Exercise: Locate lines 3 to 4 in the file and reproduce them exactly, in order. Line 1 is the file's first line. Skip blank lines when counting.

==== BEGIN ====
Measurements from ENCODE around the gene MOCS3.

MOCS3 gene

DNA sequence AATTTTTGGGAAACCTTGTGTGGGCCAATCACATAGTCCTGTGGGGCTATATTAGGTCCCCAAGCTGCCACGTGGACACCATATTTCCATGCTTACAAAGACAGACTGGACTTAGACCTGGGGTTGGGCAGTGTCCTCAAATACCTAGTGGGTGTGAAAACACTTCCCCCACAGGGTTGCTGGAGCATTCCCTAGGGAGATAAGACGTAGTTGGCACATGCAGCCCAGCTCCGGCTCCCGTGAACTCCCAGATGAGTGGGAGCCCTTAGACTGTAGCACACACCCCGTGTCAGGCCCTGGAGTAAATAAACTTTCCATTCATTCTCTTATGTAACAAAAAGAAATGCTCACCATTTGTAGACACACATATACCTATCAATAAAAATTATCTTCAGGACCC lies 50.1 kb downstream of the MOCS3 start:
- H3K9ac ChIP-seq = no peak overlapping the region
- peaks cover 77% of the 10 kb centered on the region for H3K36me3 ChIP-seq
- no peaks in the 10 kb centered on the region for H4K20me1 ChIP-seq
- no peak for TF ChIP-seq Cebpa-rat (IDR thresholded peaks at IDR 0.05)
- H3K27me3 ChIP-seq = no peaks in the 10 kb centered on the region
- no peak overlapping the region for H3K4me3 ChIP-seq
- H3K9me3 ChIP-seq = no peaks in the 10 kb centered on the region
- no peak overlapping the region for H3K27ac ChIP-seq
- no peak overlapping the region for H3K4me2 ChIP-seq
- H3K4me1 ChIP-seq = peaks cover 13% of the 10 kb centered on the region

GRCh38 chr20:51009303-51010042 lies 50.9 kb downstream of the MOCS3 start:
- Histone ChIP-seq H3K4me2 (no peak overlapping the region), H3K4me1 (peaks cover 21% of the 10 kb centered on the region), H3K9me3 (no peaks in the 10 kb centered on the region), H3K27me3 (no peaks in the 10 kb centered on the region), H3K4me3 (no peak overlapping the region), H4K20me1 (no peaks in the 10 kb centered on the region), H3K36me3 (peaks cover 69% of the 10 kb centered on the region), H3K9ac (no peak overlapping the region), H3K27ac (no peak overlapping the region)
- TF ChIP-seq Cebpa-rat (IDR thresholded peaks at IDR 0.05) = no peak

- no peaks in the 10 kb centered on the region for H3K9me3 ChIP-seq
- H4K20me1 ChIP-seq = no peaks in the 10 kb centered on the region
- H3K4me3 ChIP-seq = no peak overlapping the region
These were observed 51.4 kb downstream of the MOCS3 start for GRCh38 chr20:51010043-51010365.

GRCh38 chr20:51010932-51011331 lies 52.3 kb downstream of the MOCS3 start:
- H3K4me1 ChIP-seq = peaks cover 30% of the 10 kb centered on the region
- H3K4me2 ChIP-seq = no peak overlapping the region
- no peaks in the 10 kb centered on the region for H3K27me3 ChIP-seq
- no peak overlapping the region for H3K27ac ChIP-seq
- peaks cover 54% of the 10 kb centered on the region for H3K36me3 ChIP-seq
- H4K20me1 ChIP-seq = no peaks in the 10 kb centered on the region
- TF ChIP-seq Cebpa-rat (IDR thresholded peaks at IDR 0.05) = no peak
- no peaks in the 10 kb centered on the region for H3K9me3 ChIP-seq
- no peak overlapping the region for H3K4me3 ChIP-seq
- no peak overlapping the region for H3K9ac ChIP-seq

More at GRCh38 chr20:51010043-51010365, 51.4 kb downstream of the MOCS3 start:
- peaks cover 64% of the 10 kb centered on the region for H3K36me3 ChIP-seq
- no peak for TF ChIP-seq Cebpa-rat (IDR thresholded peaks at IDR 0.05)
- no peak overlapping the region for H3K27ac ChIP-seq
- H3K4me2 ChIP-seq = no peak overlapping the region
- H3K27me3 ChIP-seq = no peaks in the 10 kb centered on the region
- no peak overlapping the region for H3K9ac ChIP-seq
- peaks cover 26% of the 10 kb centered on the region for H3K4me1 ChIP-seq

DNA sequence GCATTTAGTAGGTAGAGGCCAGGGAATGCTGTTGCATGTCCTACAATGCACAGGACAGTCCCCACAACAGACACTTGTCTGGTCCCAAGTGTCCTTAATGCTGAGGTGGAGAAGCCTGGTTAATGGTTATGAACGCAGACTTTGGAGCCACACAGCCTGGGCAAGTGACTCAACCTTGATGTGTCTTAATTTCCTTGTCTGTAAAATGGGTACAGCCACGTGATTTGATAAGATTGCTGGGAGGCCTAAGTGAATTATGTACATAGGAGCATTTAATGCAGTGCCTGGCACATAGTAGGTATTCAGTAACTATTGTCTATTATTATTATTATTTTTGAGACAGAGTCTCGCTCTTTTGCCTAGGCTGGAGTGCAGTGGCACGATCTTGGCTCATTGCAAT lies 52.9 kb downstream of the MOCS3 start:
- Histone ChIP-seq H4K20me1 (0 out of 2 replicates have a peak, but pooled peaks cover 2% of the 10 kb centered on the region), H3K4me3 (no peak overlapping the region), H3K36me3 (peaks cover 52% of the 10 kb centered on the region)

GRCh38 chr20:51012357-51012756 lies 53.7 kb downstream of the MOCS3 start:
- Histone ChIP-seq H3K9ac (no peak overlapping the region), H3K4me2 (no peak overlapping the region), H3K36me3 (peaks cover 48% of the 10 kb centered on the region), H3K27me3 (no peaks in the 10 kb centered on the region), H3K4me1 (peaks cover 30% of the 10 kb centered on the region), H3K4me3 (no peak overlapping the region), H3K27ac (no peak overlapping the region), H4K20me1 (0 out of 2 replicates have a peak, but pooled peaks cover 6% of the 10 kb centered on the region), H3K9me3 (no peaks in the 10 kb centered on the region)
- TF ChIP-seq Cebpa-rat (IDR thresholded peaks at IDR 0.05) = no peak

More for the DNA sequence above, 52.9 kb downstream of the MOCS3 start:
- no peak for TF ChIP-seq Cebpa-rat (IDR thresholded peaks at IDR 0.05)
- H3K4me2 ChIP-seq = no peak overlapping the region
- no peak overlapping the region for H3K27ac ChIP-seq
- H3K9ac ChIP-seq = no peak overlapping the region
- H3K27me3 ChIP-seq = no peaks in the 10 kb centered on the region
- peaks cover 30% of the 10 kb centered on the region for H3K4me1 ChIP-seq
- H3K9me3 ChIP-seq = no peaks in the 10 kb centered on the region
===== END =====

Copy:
DNA sequence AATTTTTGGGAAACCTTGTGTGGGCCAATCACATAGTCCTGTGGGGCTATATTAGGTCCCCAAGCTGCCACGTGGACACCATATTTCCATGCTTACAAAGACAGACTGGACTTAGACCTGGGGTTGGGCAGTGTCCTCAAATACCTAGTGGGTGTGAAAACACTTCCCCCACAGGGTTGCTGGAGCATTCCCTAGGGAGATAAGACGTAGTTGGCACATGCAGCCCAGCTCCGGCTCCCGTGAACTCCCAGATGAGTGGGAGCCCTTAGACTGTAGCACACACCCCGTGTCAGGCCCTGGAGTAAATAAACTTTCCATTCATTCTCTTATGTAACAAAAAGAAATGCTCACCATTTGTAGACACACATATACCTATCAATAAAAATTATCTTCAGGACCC lies 50.1 kb downstream of the MOCS3 start:
- H3K9ac ChIP-seq = no peak overlapping the region